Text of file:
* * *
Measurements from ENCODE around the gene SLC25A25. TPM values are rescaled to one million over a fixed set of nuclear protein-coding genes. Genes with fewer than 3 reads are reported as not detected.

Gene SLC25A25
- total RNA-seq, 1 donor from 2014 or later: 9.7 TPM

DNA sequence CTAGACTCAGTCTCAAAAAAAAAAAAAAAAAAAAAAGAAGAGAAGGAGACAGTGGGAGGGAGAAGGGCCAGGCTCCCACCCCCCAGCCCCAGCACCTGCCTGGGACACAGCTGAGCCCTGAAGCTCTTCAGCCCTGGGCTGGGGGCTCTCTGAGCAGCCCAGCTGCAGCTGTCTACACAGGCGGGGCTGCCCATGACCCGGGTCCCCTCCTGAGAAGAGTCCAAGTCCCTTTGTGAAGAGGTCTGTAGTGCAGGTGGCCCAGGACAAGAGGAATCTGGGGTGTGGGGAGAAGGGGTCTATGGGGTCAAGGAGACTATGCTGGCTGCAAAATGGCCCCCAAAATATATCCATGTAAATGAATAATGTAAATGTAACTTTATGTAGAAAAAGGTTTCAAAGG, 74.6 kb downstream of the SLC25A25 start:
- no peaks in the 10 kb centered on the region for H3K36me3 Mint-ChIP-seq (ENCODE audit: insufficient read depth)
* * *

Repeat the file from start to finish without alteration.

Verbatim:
Measurements from ENCODE around the gene SLC25A25. TPM values are rescaled to one million over a fixed set of nuclear protein-coding genes. Genes with fewer than 3 reads are reported as not detected.

Gene SLC25A25
- total RNA-seq, 1 donor from 2014 or later: 9.7 TPM

DNA sequence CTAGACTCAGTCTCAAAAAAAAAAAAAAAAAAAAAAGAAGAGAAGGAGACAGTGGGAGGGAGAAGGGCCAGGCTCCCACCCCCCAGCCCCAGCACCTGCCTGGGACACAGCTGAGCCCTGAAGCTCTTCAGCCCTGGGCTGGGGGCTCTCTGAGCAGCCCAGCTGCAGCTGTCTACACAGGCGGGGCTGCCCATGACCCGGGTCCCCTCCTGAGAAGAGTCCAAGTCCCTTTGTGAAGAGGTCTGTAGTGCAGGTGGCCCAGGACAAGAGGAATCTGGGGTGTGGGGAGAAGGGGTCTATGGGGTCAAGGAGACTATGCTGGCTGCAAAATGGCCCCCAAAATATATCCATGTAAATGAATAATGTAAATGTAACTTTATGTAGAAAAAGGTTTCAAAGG, 74.6 kb downstream of the SLC25A25 start:
- no peaks in the 10 kb centered on the region for H3K36me3 Mint-ChIP-seq (ENCODE audit: insufficient read depth)